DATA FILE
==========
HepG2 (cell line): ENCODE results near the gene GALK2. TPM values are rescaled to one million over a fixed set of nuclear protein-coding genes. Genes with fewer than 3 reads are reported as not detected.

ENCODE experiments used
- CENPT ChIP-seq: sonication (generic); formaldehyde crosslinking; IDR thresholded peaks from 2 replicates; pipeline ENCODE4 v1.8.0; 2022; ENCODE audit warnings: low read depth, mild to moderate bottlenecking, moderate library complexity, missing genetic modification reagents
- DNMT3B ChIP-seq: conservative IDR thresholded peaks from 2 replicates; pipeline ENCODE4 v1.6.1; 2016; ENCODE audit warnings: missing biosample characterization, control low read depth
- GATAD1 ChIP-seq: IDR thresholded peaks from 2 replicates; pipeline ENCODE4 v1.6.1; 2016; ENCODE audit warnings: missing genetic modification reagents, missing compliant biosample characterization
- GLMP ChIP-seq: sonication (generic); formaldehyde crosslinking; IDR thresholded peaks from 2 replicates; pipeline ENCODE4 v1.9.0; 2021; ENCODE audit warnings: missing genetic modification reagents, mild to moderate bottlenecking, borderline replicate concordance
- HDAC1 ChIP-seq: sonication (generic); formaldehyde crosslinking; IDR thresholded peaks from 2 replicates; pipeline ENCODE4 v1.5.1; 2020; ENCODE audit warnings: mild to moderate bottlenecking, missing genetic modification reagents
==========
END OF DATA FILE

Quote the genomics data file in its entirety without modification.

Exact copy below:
HepG2 (cell line): ENCODE results near the gene GALK2. TPM values are rescaled to one million over a fixed set of nuclear protein-coding genes. Genes with fewer than 3 reads are reported as not detected.

ENCODE experiments used
- CENPT ChIP-seq: sonication (generic); formaldehyde crosslinking; IDR thresholded peaks from 2 replicates; pipeline ENCODE4 v1.8.0; 2022; ENCODE audit warnings: low read depth, mild to moderate bottlenecking, moderate library complexity, missing genetic modification reagents
- DNMT3B ChIP-seq: conservative IDR thresholded peaks from 2 replicates; pipeline ENCODE4 v1.6.1; 2016; ENCODE audit warnings: missing biosample characterization, control low read depth
- GATAD1 ChIP-seq: IDR thresholded peaks from 2 replicates; pipeline ENCODE4 v1.6.1; 2016; ENCODE audit warnings: missing genetic modification reagents, missing compliant biosample characterization
- GLMP ChIP-seq: sonication (generic); formaldehyde crosslinking; IDR thresholded peaks from 2 replicates; pipeline ENCODE4 v1.9.0; 2021; ENCODE audit warnings: missing genetic modification reagents, mild to moderate bottlenecking, borderline replicate concordance
- HDAC1 ChIP-seq: sonication (generic); formaldehyde crosslinking; IDR thresholded peaks from 2 replicates; pipeline ENCODE4 v1.5.1; 2020; ENCODE audit warnings: mild to moderate bottlenecking, missing genetic modification reagents